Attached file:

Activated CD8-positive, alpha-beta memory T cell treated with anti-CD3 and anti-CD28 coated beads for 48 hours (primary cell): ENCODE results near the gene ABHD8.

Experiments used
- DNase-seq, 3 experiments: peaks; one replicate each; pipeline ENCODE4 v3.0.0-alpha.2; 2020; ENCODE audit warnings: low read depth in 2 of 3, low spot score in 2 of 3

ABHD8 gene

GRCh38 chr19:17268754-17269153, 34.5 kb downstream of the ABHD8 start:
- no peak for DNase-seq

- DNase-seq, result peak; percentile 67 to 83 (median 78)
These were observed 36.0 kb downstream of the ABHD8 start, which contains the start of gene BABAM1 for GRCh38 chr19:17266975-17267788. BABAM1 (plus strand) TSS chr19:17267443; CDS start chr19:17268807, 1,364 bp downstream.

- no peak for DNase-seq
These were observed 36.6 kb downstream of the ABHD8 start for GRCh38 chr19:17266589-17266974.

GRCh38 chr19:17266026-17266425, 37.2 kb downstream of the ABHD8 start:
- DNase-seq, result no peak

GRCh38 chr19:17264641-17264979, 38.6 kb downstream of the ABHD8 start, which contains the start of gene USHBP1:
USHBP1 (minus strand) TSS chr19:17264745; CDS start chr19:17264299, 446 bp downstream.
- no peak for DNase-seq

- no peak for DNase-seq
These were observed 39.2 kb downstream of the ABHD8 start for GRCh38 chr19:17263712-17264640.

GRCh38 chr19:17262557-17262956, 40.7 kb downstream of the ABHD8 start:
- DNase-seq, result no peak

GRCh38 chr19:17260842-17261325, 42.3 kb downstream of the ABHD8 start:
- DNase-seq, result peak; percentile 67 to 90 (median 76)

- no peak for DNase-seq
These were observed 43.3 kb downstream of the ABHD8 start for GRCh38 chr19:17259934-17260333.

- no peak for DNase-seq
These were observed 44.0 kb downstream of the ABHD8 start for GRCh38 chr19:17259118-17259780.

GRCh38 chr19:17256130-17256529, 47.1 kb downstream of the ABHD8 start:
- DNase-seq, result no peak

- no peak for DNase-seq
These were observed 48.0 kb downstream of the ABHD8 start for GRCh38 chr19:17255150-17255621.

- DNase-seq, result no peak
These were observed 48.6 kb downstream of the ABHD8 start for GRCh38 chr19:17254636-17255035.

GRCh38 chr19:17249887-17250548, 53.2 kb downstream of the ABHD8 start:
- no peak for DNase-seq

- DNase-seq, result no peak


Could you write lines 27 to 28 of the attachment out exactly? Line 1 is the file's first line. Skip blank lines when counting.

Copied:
- DNase-seq, result no peak

- no peak for DNase-seq